For more than 100 years public libraries have attempted to make fairer comparisons of library statistics across libraries of different sizes by transforming their statistical counts into per capita rates. This adjustment, it turns out, is too severe, at least for the largest and smallest sized libraries. Due to De Moivre’s equation, per capita adjustments give the smallest libraries a definite advantage.

De Prospo and his colleagues did not include very small libraries in their 1973 study. Their sample consisted of 180 systematically selected U.S. public libraries with expenditure levels from $100K to $249K (small), $250K to $749K (medium), and $750K to $3.5M (large). Given the small sample size, the researchers would not see the degree of variation seen in the scatter plots and box plots we’ve examined (which include the entire population of 9000+ U.S. public libraries).

Nor did the 1973 study’s small libraries out-perform large libraries by leaps and bounds. However, these libraries did surpass large libraries by modest to medium amounts in 17 of 24 measures the researchers analyzed. This high performance on the part of small libraries definitely stumped the researchers. Rather than conclude that the discrepancy they observed reflected actual library performance levels, De Prospo and his colleagues *questioned the measurement system itself.* They wrote:

[Library] statistics as now collected appear to have limited value (a) in making valid comparisons; (b) as a basis for setting standards of development or performance; and (c) to establish historical trend lines.8

Knowing about De Moive’s equation also leads us to question the measurement system. The equation warns that variation alone gives unfair statistical advantage to small libraries, public schools, charter schools, counties, cities, states, countries, and any other small entities that end up compared with very large counterparts. What appears to be exceedingly high performance, or exceedingly low performance, turns out to be mostly a by-product of statistical variation.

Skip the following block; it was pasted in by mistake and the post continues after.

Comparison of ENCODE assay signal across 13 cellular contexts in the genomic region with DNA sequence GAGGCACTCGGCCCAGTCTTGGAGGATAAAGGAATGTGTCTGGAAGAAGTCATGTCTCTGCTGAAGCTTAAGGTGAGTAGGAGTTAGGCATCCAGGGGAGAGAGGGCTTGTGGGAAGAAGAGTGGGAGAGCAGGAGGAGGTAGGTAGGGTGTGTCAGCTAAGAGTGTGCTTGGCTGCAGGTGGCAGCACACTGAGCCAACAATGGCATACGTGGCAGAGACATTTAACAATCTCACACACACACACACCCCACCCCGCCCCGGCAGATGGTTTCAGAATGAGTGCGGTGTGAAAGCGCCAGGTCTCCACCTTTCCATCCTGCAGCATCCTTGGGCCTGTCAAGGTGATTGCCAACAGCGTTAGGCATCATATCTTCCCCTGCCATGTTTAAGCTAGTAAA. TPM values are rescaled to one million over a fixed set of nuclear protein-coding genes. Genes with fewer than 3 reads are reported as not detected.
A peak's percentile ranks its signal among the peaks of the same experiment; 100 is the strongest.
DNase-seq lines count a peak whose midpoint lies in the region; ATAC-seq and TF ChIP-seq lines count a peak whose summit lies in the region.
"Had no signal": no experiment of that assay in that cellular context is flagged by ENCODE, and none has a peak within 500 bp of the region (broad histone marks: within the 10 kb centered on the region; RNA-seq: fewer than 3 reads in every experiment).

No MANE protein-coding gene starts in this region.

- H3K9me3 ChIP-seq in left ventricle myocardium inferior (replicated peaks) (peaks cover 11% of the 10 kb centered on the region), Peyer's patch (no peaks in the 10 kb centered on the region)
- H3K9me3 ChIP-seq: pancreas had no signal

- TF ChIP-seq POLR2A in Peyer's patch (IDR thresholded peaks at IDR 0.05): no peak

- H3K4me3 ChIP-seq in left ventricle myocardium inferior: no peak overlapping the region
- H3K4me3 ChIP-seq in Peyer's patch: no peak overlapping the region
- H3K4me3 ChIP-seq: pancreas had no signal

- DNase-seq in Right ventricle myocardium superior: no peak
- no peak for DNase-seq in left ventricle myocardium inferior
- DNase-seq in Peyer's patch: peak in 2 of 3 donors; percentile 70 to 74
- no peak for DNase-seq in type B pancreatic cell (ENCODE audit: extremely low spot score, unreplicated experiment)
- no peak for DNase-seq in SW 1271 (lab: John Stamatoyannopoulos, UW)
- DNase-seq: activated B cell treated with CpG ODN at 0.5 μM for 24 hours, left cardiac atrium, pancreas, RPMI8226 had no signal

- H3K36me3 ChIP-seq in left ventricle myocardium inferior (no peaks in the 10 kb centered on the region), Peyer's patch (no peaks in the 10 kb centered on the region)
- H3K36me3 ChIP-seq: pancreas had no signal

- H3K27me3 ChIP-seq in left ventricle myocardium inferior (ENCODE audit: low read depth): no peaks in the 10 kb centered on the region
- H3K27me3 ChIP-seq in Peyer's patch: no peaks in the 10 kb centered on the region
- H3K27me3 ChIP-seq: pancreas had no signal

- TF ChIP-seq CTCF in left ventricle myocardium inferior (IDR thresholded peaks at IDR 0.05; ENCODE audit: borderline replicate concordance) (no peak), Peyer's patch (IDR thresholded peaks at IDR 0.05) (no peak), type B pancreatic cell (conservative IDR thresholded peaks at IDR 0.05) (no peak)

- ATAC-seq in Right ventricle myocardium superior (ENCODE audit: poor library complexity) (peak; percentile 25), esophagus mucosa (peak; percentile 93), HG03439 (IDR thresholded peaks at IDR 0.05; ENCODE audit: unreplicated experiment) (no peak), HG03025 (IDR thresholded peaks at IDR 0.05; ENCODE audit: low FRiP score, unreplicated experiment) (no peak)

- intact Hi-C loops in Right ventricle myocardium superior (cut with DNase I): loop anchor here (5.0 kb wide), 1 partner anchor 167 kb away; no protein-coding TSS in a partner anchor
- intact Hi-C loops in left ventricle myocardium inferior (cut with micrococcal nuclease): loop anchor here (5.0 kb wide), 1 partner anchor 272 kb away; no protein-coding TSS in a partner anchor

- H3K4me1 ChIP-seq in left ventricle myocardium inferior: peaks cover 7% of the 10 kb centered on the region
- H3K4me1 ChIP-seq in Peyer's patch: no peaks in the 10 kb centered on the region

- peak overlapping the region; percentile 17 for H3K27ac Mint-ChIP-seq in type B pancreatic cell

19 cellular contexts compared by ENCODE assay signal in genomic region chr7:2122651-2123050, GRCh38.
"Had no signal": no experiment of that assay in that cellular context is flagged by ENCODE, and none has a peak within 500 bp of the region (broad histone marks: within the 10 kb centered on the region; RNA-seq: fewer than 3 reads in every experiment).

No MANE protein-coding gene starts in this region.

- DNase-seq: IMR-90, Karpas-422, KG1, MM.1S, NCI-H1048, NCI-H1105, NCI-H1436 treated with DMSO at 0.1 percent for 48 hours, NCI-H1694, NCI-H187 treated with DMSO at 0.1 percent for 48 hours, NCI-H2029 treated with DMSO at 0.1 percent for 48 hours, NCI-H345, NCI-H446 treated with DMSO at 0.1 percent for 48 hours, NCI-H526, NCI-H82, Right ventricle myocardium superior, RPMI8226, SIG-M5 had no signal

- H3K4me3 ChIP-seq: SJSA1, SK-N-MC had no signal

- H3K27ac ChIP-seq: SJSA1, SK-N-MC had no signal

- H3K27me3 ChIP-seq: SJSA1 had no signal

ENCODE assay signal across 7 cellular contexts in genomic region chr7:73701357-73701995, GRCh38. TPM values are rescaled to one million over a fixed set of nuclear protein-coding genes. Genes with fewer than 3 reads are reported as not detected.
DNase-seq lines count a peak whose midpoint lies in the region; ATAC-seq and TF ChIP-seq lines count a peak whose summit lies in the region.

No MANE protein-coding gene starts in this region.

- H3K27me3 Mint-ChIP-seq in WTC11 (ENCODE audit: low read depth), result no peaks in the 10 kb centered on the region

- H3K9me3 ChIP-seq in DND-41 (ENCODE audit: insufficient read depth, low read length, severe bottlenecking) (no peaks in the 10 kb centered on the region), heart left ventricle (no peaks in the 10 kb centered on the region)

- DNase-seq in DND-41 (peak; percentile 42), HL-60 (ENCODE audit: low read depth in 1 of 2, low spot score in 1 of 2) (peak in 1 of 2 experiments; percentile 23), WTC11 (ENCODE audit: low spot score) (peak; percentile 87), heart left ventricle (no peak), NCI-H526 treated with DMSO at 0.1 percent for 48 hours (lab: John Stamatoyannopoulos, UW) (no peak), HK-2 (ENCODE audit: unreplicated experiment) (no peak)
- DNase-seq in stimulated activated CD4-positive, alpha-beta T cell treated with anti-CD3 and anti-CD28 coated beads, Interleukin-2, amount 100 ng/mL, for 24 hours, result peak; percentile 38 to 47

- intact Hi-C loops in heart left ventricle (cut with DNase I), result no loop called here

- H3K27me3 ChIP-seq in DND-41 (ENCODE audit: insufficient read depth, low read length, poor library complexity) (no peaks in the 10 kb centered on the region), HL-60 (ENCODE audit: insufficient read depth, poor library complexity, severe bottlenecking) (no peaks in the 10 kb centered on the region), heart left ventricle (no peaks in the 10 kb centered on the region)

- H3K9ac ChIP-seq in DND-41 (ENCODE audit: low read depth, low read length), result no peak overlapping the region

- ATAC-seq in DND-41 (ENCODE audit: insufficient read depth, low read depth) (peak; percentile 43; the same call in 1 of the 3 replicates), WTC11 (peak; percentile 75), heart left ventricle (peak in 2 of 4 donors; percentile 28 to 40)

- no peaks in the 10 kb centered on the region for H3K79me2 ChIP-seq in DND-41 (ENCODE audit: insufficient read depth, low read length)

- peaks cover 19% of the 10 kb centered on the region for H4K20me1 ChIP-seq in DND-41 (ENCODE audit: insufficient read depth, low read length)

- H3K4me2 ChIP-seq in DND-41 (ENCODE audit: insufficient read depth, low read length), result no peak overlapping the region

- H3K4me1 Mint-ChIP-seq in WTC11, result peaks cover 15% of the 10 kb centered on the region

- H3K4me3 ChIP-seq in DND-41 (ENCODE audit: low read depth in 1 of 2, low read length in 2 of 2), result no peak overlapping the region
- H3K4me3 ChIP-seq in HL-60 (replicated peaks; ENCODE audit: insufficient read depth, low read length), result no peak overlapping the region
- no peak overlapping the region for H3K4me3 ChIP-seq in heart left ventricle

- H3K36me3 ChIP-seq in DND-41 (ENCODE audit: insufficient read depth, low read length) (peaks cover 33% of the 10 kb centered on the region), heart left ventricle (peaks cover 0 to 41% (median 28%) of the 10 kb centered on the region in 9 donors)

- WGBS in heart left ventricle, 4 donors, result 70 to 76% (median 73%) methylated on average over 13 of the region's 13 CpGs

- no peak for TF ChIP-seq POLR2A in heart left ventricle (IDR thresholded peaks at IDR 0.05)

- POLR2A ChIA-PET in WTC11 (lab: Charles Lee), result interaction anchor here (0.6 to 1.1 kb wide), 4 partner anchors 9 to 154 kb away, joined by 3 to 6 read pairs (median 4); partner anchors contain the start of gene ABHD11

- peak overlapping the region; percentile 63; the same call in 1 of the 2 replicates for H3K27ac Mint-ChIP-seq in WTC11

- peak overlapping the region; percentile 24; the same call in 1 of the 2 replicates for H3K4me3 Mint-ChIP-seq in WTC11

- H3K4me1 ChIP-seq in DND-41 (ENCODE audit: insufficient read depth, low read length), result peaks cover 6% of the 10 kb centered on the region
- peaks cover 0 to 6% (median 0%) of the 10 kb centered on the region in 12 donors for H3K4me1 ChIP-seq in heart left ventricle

—————————

1 See Wainer, H. The Most Dangerous Equation. American Scientist. May-June 2007.

2 NumberSense: How to Make Use of Big Data. 2013, New York: McGraw-Hill.

3 NumberSense: How to Make Use of Big Data. 2013.

4 De Prospo, E., Altman, E. & Beaseley, K. 1973. Performance Measurement for Public Libraries, American Library Association, p. 20.

5 Wainer, H. 2009. Picturing the Uncertain World, Princeton, NJ: Princeton University Press, p. 13.

6 Sample size does reduce variation, thus increasing the accuracy of sample statistics. However, the trick is that the standard error of the mean (variation of the sample averages) does not decrease in direct proportion to sample size **n**. Rather it changes based on √**n**. Thus, variation decreases much slower than if the population standard deviation (**σ**) were divided by **n** rather than √**n.**

7 Wainer, H. 2009. Picturing the Uncertain World, p. 10.

8 De Prospo, E., Altman, E. & Beaseley, K. 1973. p. 22.